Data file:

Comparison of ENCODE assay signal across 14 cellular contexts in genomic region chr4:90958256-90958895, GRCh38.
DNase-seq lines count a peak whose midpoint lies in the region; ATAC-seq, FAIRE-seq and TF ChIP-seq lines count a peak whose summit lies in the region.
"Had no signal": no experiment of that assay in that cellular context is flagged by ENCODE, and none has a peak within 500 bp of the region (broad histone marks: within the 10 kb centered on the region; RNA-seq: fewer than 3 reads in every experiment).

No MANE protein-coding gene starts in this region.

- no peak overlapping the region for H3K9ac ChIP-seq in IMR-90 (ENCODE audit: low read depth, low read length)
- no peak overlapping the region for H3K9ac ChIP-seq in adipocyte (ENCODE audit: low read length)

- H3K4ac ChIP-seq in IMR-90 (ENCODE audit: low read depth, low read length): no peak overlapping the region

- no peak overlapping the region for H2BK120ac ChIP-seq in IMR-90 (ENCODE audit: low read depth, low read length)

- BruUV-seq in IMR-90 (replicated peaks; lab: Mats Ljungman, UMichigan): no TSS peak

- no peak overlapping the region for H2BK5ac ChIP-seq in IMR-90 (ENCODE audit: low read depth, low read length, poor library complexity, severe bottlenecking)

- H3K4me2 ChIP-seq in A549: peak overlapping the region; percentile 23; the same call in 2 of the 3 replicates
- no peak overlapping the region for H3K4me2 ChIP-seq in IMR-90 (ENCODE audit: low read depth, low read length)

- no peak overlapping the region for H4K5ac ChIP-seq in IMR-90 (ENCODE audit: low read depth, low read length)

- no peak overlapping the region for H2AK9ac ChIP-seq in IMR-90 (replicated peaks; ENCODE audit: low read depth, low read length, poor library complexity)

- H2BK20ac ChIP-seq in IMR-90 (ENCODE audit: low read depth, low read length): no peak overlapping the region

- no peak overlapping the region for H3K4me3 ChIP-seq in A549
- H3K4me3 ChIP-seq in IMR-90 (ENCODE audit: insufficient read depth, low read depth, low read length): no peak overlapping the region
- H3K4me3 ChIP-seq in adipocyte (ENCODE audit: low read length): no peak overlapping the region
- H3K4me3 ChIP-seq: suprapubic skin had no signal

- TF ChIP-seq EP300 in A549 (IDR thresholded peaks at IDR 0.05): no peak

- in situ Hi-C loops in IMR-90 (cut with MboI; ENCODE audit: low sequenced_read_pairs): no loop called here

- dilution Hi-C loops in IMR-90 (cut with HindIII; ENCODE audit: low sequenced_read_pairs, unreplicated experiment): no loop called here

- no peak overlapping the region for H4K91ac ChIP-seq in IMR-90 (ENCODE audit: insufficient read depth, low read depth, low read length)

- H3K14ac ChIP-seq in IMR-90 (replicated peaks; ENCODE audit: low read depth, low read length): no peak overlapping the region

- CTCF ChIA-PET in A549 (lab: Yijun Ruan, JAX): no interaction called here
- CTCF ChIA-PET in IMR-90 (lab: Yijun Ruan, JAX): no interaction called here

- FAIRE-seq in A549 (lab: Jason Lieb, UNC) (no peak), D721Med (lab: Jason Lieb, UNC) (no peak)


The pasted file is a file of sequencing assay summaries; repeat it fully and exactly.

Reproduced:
Comparison of ENCODE assay signal across 14 cellular contexts in genomic region chr4:90958256-90958895, GRCh38.
DNase-seq lines count a peak whose midpoint lies in the region; ATAC-seq, FAIRE-seq and TF ChIP-seq lines count a peak whose summit lies in the region.
"Had no signal": no experiment of that assay in that cellular context is flagged by ENCODE, and none has a peak within 500 bp of the region (broad histone marks: within the 10 kb centered on the region; RNA-seq: fewer than 3 reads in every experiment).

No MANE protein-coding gene starts in this region.

- no peak overlapping the region for H3K9ac ChIP-seq in IMR-90 (ENCODE audit: low read depth, low read length)
- no peak overlapping the region for H3K9ac ChIP-seq in adipocyte (ENCODE audit: low read length)

- H3K4ac ChIP-seq in IMR-90 (ENCODE audit: low read depth, low read length): no peak overlapping the region

- no peak overlapping the region for H2BK120ac ChIP-seq in IMR-90 (ENCODE audit: low read depth, low read length)

- BruUV-seq in IMR-90 (replicated peaks; lab: Mats Ljungman, UMichigan): no TSS peak

- no peak overlapping the region for H2BK5ac ChIP-seq in IMR-90 (ENCODE audit: low read depth, low read length, poor library complexity, severe bottlenecking)

- H3K4me2 ChIP-seq in A549: peak overlapping the region; percentile 23; the same call in 2 of the 3 replicates
- no peak overlapping the region for H3K4me2 ChIP-seq in IMR-90 (ENCODE audit: low read depth, low read length)

- no peak overlapping the region for H4K5ac ChIP-seq in IMR-90 (ENCODE audit: low read depth, low read length)

- no peak overlapping the region for H2AK9ac ChIP-seq in IMR-90 (replicated peaks; ENCODE audit: low read depth, low read length, poor library complexity)

- H2BK20ac ChIP-seq in IMR-90 (ENCODE audit: low read depth, low read length): no peak overlapping the region

- no peak overlapping the region for H3K4me3 ChIP-seq in A549
- H3K4me3 ChIP-seq in IMR-90 (ENCODE audit: insufficient read depth, low read depth, low read length): no peak overlapping the region
- H3K4me3 ChIP-seq in adipocyte (ENCODE audit: low read length): no peak overlapping the region
- H3K4me3 ChIP-seq: suprapubic skin had no signal

- TF ChIP-seq EP300 in A549 (IDR thresholded peaks at IDR 0.05): no peak

- in situ Hi-C loops in IMR-90 (cut with MboI; ENCODE audit: low sequenced_read_pairs): no loop called here

- dilution Hi-C loops in IMR-90 (cut with HindIII; ENCODE audit: low sequenced_read_pairs, unreplicated experiment): no loop called here

- no peak overlapping the region for H4K91ac ChIP-seq in IMR-90 (ENCODE audit: insufficient read depth, low read depth, low read length)

- H3K14ac ChIP-seq in IMR-90 (replicated peaks; ENCODE audit: low read depth, low read length): no peak overlapping the region

- CTCF ChIA-PET in A549 (lab: Yijun Ruan, JAX): no interaction called here
- CTCF ChIA-PET in IMR-90 (lab: Yijun Ruan, JAX): no interaction called here

- FAIRE-seq in A549 (lab: Jason Lieb, UNC) (no peak), D721Med (lab: Jason Lieb, UNC) (no peak)